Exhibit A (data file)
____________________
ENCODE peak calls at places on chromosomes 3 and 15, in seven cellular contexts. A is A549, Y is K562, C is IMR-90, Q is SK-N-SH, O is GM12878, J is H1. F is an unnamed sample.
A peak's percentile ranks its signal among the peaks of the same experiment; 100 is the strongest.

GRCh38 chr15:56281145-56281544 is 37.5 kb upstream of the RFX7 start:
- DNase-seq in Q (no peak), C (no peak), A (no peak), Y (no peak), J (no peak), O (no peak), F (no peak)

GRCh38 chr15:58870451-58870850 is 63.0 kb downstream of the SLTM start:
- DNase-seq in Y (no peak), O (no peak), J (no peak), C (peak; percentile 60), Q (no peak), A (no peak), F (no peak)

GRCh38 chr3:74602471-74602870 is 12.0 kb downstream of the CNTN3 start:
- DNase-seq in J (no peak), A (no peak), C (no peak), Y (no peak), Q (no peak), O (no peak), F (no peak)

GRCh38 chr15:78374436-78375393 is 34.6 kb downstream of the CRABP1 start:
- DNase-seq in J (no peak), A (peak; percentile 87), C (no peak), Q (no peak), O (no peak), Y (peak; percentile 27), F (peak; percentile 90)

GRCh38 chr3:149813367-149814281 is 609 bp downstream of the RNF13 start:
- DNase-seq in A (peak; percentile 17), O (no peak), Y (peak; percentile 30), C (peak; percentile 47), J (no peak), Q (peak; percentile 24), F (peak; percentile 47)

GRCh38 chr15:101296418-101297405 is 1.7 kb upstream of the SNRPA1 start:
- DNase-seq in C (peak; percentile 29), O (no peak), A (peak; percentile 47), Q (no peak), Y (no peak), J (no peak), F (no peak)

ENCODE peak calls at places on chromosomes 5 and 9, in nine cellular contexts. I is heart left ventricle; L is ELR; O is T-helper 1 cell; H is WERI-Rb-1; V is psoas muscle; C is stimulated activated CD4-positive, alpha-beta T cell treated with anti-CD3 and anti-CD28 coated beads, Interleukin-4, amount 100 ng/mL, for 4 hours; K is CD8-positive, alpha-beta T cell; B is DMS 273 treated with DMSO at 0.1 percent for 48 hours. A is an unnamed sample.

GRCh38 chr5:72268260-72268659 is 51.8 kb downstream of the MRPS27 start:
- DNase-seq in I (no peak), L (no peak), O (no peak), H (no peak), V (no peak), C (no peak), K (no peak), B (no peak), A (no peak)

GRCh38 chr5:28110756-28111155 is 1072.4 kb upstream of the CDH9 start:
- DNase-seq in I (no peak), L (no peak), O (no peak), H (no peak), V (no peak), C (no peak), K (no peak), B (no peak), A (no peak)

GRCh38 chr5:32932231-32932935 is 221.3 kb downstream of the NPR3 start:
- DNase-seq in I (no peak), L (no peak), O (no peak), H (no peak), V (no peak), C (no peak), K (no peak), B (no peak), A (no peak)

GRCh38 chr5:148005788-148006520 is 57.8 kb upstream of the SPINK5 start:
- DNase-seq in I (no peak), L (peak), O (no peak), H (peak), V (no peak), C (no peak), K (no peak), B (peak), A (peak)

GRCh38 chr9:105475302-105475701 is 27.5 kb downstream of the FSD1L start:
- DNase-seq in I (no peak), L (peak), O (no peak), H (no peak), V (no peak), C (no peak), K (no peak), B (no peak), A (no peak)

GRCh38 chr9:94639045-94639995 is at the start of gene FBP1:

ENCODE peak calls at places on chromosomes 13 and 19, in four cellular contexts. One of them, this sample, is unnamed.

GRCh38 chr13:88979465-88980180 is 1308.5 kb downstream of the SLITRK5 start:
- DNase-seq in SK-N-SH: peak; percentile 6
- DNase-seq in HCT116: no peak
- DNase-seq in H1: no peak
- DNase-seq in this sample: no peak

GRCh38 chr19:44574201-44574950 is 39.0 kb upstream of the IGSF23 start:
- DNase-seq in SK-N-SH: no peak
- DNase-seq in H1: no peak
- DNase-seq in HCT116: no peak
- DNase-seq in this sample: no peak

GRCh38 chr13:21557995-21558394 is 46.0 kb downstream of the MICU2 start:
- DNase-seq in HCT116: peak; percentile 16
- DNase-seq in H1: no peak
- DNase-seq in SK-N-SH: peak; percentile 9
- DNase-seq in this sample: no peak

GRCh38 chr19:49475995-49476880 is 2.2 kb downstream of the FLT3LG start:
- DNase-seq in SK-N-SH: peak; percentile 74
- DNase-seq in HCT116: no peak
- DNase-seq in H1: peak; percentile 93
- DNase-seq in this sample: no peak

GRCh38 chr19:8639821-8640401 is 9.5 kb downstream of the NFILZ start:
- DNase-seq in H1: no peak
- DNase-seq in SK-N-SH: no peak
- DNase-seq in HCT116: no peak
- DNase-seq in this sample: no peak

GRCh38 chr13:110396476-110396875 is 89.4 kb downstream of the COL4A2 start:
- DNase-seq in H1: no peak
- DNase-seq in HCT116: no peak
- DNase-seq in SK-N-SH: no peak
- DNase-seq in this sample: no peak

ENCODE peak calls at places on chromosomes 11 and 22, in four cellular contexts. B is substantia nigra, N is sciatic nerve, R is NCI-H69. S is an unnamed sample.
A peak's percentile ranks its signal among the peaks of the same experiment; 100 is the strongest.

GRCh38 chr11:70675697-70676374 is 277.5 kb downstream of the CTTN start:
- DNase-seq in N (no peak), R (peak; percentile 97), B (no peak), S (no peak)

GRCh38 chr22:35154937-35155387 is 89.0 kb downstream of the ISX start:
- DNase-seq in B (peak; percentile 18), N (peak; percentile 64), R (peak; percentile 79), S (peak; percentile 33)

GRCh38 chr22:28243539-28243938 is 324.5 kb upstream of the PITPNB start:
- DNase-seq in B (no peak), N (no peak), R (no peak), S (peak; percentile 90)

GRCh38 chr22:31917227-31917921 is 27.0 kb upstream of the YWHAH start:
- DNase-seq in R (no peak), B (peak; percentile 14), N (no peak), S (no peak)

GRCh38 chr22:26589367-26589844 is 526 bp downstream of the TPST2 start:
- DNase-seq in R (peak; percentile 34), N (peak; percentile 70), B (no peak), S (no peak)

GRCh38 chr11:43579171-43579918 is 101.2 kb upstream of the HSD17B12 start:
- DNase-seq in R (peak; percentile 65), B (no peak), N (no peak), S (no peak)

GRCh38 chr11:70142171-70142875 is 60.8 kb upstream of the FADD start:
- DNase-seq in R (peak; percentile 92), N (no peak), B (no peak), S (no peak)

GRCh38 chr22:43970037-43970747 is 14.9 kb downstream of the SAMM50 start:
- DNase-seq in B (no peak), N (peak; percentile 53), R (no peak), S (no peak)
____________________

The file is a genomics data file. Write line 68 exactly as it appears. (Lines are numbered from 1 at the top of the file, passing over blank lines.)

GRCh38 chr22:26589367-26589844 is 526 bp downstream of the TPST2 start: